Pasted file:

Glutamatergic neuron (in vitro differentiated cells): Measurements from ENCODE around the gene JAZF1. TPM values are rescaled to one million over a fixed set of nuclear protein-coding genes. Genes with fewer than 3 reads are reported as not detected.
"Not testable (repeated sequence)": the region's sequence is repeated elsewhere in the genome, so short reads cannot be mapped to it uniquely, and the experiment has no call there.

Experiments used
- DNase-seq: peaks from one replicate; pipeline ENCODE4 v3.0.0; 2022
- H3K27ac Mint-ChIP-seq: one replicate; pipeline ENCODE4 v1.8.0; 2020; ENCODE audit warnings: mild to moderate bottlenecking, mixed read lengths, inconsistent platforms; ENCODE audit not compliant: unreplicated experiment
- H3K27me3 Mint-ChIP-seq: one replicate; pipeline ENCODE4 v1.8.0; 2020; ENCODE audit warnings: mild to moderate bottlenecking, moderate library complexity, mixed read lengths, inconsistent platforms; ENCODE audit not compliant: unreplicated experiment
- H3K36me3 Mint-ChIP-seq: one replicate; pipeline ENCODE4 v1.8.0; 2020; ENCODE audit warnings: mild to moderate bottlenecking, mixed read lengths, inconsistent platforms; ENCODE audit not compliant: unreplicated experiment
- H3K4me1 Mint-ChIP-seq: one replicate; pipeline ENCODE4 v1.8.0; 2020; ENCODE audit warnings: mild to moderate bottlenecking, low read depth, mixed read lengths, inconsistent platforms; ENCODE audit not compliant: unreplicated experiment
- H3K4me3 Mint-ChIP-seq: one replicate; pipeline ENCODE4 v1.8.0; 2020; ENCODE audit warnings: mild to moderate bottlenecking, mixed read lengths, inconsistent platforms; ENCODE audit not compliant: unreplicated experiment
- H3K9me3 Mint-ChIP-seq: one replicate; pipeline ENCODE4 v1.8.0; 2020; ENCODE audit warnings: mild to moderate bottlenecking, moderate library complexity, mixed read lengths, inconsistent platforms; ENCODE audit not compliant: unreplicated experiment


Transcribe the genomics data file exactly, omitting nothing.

Glutamatergic neuron (in vitro differentiated cells): Measurements from ENCODE around the gene JAZF1. TPM values are rescaled to one million over a fixed set of nuclear protein-coding genes. Genes with fewer than 3 reads are reported as not detected.
"Not testable (repeated sequence)": the region's sequence is repeated elsewhere in the genome, so short reads cannot be mapped to it uniquely, and the experiment has no call there.

Experiments used
- DNase-seq: peaks from one replicate; pipeline ENCODE4 v3.0.0; 2022
- H3K27ac Mint-ChIP-seq: one replicate; pipeline ENCODE4 v1.8.0; 2020; ENCODE audit warnings: mild to moderate bottlenecking, mixed read lengths, inconsistent platforms; ENCODE audit not compliant: unreplicated experiment
- H3K27me3 Mint-ChIP-seq: one replicate; pipeline ENCODE4 v1.8.0; 2020; ENCODE audit warnings: mild to moderate bottlenecking, moderate library complexity, mixed read lengths, inconsistent platforms; ENCODE audit not compliant: unreplicated experiment
- H3K36me3 Mint-ChIP-seq: one replicate; pipeline ENCODE4 v1.8.0; 2020; ENCODE audit warnings: mild to moderate bottlenecking, mixed read lengths, inconsistent platforms; ENCODE audit not compliant: unreplicated experiment
- H3K4me1 Mint-ChIP-seq: one replicate; pipeline ENCODE4 v1.8.0; 2020; ENCODE audit warnings: mild to moderate bottlenecking, low read depth, mixed read lengths, inconsistent platforms; ENCODE audit not compliant: unreplicated experiment
- H3K4me3 Mint-ChIP-seq: one replicate; pipeline ENCODE4 v1.8.0; 2020; ENCODE audit warnings: mild to moderate bottlenecking, mixed read lengths, inconsistent platforms; ENCODE audit not compliant: unreplicated experiment
- H3K9me3 Mint-ChIP-seq: one replicate; pipeline ENCODE4 v1.8.0; 2020; ENCODE audit warnings: mild to moderate bottlenecking, moderate library complexity, mixed read lengths, inconsistent platforms; ENCODE audit not compliant: unreplicated experiment